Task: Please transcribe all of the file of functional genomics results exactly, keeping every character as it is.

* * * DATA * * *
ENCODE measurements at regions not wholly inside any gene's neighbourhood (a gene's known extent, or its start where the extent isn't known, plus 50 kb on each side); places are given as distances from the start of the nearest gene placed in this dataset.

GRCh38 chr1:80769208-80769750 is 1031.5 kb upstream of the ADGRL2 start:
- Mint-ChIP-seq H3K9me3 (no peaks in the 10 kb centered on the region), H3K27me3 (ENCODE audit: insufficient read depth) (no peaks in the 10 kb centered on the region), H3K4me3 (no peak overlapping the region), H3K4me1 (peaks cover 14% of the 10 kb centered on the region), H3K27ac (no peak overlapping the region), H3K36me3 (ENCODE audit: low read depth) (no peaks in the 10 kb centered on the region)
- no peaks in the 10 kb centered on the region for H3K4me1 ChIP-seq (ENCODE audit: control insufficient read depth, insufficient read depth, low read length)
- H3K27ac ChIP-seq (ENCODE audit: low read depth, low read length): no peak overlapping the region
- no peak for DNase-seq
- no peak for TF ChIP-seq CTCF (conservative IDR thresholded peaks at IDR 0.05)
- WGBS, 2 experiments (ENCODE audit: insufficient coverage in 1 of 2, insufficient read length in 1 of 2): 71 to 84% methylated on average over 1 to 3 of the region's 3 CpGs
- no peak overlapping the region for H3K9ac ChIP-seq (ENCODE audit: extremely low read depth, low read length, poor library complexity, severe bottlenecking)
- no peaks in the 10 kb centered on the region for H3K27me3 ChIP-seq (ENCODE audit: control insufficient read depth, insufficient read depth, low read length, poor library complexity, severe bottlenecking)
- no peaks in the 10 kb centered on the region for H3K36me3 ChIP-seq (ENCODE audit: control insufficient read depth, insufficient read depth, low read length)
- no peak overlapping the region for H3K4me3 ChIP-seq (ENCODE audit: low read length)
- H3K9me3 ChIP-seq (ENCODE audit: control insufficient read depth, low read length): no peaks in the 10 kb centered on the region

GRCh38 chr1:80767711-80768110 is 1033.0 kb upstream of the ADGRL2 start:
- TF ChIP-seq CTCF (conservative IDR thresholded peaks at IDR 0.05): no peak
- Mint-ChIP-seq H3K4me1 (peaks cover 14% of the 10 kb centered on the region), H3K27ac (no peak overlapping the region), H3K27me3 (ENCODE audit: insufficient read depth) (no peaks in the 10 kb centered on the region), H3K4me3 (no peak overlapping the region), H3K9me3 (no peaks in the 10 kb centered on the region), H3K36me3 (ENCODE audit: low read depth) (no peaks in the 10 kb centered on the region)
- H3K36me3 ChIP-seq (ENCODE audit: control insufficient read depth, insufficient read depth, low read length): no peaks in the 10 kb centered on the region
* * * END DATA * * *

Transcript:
ENCODE measurements at regions not wholly inside any gene's neighbourhood (a gene's known extent, or its start where the extent isn't known, plus 50 kb on each side); places are given as distances from the start of the nearest gene placed in this dataset.

GRCh38 chr1:80769208-80769750 is 1031.5 kb upstream of the ADGRL2 start:
- Mint-ChIP-seq H3K9me3 (no peaks in the 10 kb centered on the region), H3K27me3 (ENCODE audit: insufficient read depth) (no peaks in the 10 kb centered on the region), H3K4me3 (no peak overlapping the region), H3K4me1 (peaks cover 14% of the 10 kb centered on the region), H3K27ac (no peak overlapping the region), H3K36me3 (ENCODE audit: low read depth) (no peaks in the 10 kb centered on the region)
- no peaks in the 10 kb centered on the region for H3K4me1 ChIP-seq (ENCODE audit: control insufficient read depth, insufficient read depth, low read length)
- H3K27ac ChIP-seq (ENCODE audit: low read depth, low read length): no peak overlapping the region
- no peak for DNase-seq
- no peak for TF ChIP-seq CTCF (conservative IDR thresholded peaks at IDR 0.05)
- WGBS, 2 experiments (ENCODE audit: insufficient coverage in 1 of 2, insufficient read length in 1 of 2): 71 to 84% methylated on average over 1 to 3 of the region's 3 CpGs
- no peak overlapping the region for H3K9ac ChIP-seq (ENCODE audit: extremely low read depth, low read length, poor library complexity, severe bottlenecking)
- no peaks in the 10 kb centered on the region for H3K27me3 ChIP-seq (ENCODE audit: control insufficient read depth, insufficient read depth, low read length, poor library complexity, severe bottlenecking)
- no peaks in the 10 kb centered on the region for H3K36me3 ChIP-seq (ENCODE audit: control insufficient read depth, insufficient read depth, low read length)
- no peak overlapping the region for H3K4me3 ChIP-seq (ENCODE audit: low read length)
- H3K9me3 ChIP-seq (ENCODE audit: control insufficient read depth, low read length): no peaks in the 10 kb centered on the region

GRCh38 chr1:80767711-80768110 is 1033.0 kb upstream of the ADGRL2 start:
- TF ChIP-seq CTCF (conservative IDR thresholded peaks at IDR 0.05): no peak
- Mint-ChIP-seq H3K4me1 (peaks cover 14% of the 10 kb centered on the region), H3K27ac (no peak overlapping the region), H3K27me3 (ENCODE audit: insufficient read depth) (no peaks in the 10 kb centered on the region), H3K4me3 (no peak overlapping the region), H3K9me3 (no peaks in the 10 kb centered on the region), H3K36me3 (ENCODE audit: low read depth) (no peaks in the 10 kb centered on the region)
- H3K36me3 ChIP-seq (ENCODE audit: control insufficient read depth, insufficient read depth, low read length): no peaks in the 10 kb centered on the region